Nigel Farage: Attempts to paint UKIP as homophobic have come to nothing

PinkNews logo on a pink background surrounded by illustrated line drawings of a rainbow, pride flag, unicorn and more.

UKIP leader Nigel Farage has addressed accusations of homophobia in his party, pointing out its LGBT group, and an appearance by former boxing promoter Kellie Maloney at UKIP’s spring conference.

Speaking to Andrew Neil on the Sunday Politics on BBC One, Farage said “attempts by the media and everyone else to paint UKIP out to be homophobic frankly come to nothing.”

Asked about a number of controversies recently, including a former UKIP councillor who was expelled for ranting about “negroes”, as well as the resignation of the head of UKIP’s LGBT group, Farage noted that the group has over 600 members.

“Lets deal with the gay rights issue first, shall we. We have an LGBT group wihin UKIP and it’s now got over 600 members. Last week two were selected as parliamentary candidates in South London. Additionally we had Kellie Maloney, formerly Frank Maloney, appearing on our platform yesterday explaining transgender issues to an audience who perhaps didn’t know much about it. Kellie Maloney received a standing ovation.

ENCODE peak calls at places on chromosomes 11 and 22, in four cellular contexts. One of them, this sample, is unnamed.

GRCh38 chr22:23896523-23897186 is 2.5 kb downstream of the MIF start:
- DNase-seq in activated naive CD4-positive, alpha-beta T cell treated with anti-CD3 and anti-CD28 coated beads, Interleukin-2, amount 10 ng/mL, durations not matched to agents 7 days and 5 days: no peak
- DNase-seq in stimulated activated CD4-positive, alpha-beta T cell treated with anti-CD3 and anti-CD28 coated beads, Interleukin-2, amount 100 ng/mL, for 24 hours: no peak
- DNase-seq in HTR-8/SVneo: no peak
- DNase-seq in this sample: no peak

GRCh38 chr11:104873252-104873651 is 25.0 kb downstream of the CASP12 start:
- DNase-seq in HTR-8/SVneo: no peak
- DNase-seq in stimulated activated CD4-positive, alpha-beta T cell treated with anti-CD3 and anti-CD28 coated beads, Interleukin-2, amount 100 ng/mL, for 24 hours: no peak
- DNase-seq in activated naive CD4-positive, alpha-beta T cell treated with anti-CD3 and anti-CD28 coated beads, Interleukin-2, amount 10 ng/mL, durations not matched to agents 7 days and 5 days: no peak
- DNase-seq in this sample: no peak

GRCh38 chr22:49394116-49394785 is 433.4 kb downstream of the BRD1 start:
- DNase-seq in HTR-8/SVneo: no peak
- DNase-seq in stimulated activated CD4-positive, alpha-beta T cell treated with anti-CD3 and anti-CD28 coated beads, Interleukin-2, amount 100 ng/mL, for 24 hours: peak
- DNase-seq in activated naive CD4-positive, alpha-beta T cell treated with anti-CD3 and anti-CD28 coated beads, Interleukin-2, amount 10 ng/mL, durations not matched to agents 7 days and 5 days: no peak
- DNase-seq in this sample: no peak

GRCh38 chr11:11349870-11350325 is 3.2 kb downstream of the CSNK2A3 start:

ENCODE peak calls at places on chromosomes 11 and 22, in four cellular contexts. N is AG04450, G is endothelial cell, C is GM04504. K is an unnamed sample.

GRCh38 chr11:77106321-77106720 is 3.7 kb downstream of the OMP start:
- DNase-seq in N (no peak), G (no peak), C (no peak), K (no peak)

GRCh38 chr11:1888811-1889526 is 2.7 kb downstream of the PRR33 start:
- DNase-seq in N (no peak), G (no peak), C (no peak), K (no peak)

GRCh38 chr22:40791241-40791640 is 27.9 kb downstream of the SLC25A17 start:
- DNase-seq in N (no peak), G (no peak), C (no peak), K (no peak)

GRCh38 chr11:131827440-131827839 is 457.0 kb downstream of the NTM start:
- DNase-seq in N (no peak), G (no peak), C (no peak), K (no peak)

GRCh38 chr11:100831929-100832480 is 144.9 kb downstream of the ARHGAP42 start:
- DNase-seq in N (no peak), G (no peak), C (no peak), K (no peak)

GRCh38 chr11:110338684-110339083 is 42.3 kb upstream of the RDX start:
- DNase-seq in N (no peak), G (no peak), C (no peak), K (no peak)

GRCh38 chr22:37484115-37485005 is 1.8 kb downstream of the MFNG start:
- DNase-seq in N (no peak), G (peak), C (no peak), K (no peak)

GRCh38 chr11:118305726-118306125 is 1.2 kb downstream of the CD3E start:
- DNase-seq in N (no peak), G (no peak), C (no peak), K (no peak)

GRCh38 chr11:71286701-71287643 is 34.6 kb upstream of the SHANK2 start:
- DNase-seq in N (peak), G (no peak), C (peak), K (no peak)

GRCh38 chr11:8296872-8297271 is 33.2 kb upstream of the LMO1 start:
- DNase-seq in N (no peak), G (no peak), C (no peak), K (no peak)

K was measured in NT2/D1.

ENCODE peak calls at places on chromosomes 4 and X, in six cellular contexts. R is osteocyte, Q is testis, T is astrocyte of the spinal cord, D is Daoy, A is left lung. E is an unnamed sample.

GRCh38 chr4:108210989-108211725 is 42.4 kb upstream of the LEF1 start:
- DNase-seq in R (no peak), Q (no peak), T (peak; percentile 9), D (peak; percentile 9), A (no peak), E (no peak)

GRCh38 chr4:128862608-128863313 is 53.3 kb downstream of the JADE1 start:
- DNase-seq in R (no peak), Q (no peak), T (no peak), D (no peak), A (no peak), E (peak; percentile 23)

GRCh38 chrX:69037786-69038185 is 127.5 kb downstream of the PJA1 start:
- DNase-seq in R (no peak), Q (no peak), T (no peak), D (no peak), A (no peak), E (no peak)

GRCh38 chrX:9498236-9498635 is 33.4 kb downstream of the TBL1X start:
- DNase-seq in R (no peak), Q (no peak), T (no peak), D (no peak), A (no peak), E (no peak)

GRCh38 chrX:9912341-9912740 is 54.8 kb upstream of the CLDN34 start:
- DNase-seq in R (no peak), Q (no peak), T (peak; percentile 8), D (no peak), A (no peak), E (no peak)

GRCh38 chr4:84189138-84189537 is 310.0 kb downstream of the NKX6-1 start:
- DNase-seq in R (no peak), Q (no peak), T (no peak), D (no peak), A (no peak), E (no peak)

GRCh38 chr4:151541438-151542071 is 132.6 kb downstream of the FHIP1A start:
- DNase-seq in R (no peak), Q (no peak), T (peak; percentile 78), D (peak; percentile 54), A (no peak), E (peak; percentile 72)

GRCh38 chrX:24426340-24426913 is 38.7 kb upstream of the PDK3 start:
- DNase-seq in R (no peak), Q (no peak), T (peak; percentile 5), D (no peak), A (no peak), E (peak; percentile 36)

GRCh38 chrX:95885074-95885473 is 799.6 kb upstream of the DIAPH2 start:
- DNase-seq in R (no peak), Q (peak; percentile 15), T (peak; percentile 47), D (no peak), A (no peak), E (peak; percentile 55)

“So repeated attempts by the media and everyone else to paint UKIP out to be homophobic frankly come to nothing.”

Former Chair of LGBTQ* in UKIP Tom Booker quit last week and renounced his party membership- citing “dissatisfaction at the failure of the leadership to set a gay-friendly tone”.

When asked by Andrew Neil why Booker had quit, Farage replied: “Do you know something, in voluntary organisations people come and people go. This young man has for three years held that post, and it’s slightly ironic that he’s walked away from it just when his hard work has come to fruition.”

When pushed on whether there is a “gay-friendly tone” in UKIP, he continued:  “I don’t set a male-friendly agenda, I don’t set a female-friendly agenda, I don’t set a gay agenda. I don’t set an agenda for all sorts of different minorities and interest groups – I think the most important thing is that in this country we all live together equally under the law.”

Last week, leaflets distributed by the ‘Christian Soldiers in UKIP’ group at the party’s spring conference in Margate claimed that the state was allowing “sexual grooming” of primary school children by educating them about the issues.

Meanwhile, a statement from LGBTQ* in UKIP – which recently appointed a new leader after former Booker quit the party – savaged the leaflets.